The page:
In Illinois, there are 28 craft distiller licenses currently issued, said Terry Horstman, spokesman for the state Department of Revenue. The tax revenue generated from these businesses is still relatively small but is growing quickly. In 2011, craft distillers generated about $7,420 in state sales taxes and liquor revenue taxes, according to state data. By last year, that number had grown to almost $154,400.
Those running these businesses are also quick to point out that, like craft breweries, distilleries also produce jobs and tourism dollars.
Nationally, there are 1,280 producers of craft spirits, the most since Prohibition, according to a study conducted by the American Craft Spirits Association, International Wine and Spirits Research and import company Park Street.
From 2011 to 2015, launches of spirits marketed as “craft” increased 265 percent globally, a craze driven by the U.S. market and, in particular, millennial consumers, according to a recent report from market research firm Mintel.
But what does it even mean to be a craft distiller? Depends on whom you ask and where you do business. In contrast to the craft beer industry, which has one generally agreed-upon definition of what it means to be a craft brewer, the definition of craft distilling is more fluid, varying state by state depending on the regulations.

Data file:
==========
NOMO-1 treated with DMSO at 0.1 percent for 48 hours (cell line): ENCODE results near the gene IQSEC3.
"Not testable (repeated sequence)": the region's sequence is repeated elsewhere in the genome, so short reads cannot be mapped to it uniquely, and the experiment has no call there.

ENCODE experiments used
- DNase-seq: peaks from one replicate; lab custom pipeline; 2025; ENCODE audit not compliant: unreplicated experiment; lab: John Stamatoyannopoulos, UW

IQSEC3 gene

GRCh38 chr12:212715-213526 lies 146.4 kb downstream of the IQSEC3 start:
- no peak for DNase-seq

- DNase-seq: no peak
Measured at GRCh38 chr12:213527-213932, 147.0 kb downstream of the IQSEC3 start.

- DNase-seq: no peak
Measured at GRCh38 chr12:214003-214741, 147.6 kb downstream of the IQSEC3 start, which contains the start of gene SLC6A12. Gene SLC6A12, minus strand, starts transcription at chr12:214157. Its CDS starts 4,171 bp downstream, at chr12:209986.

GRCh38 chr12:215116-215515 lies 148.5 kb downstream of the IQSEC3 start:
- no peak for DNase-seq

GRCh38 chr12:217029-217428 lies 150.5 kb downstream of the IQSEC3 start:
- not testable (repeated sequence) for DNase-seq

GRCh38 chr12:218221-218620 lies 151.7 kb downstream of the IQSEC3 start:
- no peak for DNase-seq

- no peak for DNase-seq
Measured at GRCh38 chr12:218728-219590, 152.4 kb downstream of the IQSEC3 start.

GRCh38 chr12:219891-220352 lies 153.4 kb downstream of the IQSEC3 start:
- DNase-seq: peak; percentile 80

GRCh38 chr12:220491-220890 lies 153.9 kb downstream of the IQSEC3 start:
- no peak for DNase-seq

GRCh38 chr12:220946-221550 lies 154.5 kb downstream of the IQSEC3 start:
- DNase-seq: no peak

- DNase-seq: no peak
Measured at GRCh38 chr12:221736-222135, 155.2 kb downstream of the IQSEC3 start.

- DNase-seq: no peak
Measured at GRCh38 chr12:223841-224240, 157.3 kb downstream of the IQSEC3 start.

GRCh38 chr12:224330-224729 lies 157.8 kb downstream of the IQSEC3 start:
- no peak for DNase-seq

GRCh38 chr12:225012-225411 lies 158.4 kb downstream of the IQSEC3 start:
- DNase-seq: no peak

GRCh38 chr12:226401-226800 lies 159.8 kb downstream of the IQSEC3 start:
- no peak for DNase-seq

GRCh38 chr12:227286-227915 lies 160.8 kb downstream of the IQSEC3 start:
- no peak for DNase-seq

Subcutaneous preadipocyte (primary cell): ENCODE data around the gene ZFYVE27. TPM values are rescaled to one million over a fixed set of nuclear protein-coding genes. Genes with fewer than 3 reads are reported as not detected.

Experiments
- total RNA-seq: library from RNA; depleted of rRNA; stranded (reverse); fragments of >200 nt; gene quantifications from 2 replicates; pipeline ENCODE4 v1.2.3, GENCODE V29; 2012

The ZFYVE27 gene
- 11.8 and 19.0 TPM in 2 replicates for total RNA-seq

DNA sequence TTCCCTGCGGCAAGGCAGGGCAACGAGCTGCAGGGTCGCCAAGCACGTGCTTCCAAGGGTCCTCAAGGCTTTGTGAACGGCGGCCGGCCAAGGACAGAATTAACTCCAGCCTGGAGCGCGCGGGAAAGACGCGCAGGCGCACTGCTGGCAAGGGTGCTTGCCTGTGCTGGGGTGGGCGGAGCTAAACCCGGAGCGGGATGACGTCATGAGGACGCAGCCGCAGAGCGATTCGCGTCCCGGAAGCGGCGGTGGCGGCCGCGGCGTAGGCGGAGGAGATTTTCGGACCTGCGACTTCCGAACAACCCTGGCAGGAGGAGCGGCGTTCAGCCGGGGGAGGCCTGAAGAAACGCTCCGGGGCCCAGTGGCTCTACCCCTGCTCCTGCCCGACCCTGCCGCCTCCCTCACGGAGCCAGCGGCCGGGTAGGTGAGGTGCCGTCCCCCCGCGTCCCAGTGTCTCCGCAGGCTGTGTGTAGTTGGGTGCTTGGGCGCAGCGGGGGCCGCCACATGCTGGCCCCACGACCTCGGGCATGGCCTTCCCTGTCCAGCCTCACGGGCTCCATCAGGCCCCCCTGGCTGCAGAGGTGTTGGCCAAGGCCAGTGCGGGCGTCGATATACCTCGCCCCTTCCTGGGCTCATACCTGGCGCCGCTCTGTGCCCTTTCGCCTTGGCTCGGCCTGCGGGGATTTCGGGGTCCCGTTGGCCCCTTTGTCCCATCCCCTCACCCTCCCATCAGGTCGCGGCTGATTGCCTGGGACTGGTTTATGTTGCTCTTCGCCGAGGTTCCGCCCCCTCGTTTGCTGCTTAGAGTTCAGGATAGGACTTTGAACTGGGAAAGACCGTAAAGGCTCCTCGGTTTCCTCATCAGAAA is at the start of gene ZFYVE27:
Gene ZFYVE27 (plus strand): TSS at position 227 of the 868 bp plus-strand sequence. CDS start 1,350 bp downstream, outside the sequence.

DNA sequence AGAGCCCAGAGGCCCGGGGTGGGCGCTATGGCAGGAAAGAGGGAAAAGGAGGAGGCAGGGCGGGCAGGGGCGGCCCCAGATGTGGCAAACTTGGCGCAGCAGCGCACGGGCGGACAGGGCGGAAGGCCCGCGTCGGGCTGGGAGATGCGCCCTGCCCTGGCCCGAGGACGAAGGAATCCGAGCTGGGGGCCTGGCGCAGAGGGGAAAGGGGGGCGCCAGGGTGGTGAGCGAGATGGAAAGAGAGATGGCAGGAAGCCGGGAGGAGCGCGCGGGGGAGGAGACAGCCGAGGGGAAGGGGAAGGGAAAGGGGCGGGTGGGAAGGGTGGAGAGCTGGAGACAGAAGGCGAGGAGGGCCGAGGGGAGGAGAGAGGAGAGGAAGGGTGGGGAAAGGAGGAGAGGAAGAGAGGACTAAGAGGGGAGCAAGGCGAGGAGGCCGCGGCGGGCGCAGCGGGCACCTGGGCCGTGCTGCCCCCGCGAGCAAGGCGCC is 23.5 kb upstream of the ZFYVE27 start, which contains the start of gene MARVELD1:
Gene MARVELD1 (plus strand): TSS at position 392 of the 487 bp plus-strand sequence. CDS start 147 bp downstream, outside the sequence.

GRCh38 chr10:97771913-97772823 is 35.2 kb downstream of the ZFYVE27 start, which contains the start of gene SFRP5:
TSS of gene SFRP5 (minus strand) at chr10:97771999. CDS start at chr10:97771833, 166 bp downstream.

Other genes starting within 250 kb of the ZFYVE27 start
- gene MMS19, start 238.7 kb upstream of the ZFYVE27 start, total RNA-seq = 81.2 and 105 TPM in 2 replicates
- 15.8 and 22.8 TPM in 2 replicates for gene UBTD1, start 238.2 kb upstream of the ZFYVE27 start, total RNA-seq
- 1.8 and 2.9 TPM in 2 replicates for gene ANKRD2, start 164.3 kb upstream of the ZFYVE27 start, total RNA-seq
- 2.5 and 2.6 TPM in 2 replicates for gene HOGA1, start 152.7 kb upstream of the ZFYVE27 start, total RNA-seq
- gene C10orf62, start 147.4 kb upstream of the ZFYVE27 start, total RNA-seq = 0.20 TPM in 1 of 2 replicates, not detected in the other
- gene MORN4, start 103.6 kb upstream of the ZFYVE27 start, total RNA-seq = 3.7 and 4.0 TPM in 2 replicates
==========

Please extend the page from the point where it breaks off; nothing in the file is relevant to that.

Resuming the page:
“Craft” has become a meaningless term, said Brenton Engel, owner of Letherbee Distillers, which is based in the Ravenswood industrial corridor.
But Engel nonetheless had strong opinions on what craft isn't.
“I think 100,000 gallons (a year) is an absurd amount to produce and still call yourself a craft distiller,” said Engel, whose distillery produces about 7,000 gallons a year.
Engel noted that the proposed increase to production in Illinois is happening while the American Craft Spirits Association is lobbying for the federal excise tax on distilleries to be lowered for the first 100,000 gallons produced and bottled each year. Engel called that lobbying effort “greedy” and “distasteful.”
Hletko, who's also president of the board of directors for the national craft spirits group, said it's all about establishing “parity” with wine and beer, which are taxed at lower rates.
The Illinois Craft Distillers Association, a fledgling trade group with 22 members created in 2013, had hoped to secure state legislative victories that would more directly help the smaller distilleries, said Matthew Blaum, president of the board of directors for the association.